How to defuse a bomb on a spaceship
The world is a spaceship travelling around the sun at 67,000 miles per hour, but in the spaceship the air is getting stuffy and the crew are growing in number. One contingent is youth who are ‘Not in Education Employment or Training’ (NEETs) and they feel hopeless and helpless as they are not allowed a fair share of the inflight refreshments and entertainment. Rupert Douglas-Bate of Global MapAid elaborates.
Studies by the United Nations International Labour Organisation has concluded the two main determinants of social unrest are employment and economic growth. Image: vampy1/123rf
These youths know about what’s happening in the first-class compartments – the people at the front have developed smartphones and many youths at the back have bought these phones. The NEETs, whose biggest thirst is for knowledge, are entranced. They also buy televisions, and after soaking up how life looks on other parts of the ship, they feel increasingly envious and wonder why they shouldn't have a proper slice of the cake.
Some groups are willing to exploit this envy, offering these NEETs the chance of a piece of the cake through violent means. And they have plenty of scope to search and choose from: there are over 620 million NEETs from almost every country on the spaceship.
This is not the whole story, of course: there are other choices such as migration, or approaches from other groups who want to lead NEETs through more civilised means, but these are stories for another time.
But here’s the thing, the small, violently radicalised older group may promote football, a fundamentalist religion, their skin colour, their tribal code, a flag or an intellectual position. They don’t care what brand they promote, it’s the ring of power they want to wear, and violence is not only the way to achieve it, but also the means to keep it. NEETs are often their ticketed fan club, at least to start with.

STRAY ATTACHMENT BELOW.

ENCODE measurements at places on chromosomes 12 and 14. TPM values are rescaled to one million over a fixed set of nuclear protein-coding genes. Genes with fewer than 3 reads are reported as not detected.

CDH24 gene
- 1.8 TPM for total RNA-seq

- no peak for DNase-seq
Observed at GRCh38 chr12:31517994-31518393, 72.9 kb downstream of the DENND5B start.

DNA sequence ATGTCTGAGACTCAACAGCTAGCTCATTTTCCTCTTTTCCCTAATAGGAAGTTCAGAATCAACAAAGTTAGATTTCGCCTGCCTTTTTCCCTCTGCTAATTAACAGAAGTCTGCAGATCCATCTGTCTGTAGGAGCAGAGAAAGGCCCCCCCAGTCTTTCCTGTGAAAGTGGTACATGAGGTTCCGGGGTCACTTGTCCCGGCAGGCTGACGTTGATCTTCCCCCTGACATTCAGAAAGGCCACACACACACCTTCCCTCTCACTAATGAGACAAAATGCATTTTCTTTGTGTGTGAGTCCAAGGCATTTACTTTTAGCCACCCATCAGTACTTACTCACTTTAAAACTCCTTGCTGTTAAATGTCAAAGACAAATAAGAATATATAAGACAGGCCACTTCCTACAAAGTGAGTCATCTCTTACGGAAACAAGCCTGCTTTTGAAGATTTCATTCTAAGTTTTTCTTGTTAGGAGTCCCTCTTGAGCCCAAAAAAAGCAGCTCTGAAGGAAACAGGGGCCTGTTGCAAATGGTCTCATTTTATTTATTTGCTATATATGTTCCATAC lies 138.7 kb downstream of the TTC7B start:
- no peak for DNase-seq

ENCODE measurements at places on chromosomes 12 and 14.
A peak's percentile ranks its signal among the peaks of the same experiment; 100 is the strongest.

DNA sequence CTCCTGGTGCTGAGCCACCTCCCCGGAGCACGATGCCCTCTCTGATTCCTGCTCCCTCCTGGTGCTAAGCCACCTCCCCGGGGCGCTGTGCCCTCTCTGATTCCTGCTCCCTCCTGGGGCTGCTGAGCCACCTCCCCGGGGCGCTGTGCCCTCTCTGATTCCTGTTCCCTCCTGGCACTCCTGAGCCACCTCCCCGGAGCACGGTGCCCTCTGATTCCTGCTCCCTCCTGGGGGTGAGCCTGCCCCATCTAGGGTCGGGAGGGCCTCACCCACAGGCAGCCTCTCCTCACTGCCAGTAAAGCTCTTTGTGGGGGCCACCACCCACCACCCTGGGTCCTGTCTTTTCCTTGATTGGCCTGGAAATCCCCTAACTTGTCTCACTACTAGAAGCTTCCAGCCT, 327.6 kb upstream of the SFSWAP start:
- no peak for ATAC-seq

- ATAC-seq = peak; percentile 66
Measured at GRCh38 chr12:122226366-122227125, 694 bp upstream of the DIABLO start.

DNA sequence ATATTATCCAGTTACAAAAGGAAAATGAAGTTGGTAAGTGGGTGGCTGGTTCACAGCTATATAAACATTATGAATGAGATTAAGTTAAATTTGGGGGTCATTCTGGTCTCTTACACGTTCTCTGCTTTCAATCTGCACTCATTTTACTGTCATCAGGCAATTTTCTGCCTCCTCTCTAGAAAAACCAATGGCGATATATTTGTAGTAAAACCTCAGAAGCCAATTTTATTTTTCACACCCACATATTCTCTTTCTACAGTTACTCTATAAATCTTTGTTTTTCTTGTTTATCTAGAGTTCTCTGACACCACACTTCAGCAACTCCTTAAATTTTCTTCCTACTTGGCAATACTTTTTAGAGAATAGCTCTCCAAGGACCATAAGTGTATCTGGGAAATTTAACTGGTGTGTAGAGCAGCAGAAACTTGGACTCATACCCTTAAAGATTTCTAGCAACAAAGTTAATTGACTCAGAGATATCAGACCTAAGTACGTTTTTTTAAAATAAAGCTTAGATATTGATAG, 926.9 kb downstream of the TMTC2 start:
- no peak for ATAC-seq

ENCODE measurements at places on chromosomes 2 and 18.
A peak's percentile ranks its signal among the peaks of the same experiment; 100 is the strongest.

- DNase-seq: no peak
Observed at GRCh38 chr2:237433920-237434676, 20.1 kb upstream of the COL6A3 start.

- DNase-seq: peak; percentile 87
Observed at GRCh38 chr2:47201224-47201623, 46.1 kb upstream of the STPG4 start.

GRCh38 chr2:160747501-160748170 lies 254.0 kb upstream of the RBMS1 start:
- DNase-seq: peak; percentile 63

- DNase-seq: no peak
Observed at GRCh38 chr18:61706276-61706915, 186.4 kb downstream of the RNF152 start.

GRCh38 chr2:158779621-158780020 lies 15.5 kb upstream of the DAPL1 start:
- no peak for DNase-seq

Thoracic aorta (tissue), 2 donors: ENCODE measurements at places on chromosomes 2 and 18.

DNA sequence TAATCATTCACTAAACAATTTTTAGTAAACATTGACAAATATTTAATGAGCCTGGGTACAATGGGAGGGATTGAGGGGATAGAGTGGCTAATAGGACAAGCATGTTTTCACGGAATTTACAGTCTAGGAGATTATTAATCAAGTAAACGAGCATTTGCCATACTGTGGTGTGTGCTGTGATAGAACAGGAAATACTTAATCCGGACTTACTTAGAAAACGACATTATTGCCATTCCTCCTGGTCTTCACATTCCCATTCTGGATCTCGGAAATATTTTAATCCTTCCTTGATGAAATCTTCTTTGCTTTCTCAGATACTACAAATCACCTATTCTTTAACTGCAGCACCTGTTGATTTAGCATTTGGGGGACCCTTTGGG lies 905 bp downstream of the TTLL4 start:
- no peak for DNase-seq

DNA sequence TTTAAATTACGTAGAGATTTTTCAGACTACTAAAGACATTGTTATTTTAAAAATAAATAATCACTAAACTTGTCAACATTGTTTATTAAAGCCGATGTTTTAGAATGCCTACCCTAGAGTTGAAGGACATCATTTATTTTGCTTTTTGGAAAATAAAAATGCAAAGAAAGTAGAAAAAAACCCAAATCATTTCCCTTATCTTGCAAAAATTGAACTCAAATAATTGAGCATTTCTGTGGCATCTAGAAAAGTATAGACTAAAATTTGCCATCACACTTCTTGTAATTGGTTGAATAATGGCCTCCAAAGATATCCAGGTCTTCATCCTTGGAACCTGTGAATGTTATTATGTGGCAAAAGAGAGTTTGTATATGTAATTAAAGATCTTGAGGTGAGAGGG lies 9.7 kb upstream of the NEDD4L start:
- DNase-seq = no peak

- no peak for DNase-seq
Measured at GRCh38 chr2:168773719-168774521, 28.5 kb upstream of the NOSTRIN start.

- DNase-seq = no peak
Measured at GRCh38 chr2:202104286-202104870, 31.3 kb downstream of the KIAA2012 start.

There is also another problem, which is that in some countries where leadership refuses to listen, the use of violence may be perceived as the only option. The sound of an explosion, then a test of wills, is a powerful way of getting through to deaf ears. This is particularly true of dictatorial regimes, or those that do not possess the necessary checks and balances to listen and then bring in effective change. On spaceship Earth, one man’s terrorist is easily another man’s freedom fighter.
Three people at Birmingham University Business School in the UK have come up with some ideas on the subject. Bandyopadhyay, Bannerjee and Pinto have studied 42 police force areas across the country, with a special focus on knife crime. Their results show that: “Past knife crime rates and unemployment are the most important factors explaining knife crime.” They suggest that improving employment opportunities will positively support a reduction in knife crime. Furthermore, any policy that reduces knife crime (meaning enshrining employment solutions into law) will have a long-term positive impact.
Apprenticeship opportunity versus unemployment in Birmingham UK. Graphic courtesy of Global MapAid
Meanwhile, in another part of the spaceship – the United States – a pair named Phillips and Land have been busy finding out there is a real link between unemployment and crime rate fluctuations.
Studies by the United Nations International Labour Organisation has concluded the two main determinants of social unrest are employment and economic growth.
Even Pope Francis has joined in the chorus, calling for something to be done.
He says: “The most serious of the evils that afflict the world these days are youth unemployment and the loneliness of the old. The old need care and companionship; the young need work and hope, but have neither one nor the other, and the problem is they don’t even look for them anymore. They have been crushed by the present. You tell me: Can you live crushed under the weight of the present? Without a memory of the past and without the desire to look ahead to the future by building something, a future, a family? Can you go on like this? This, to me, is the most urgent problem that the Church is facing.”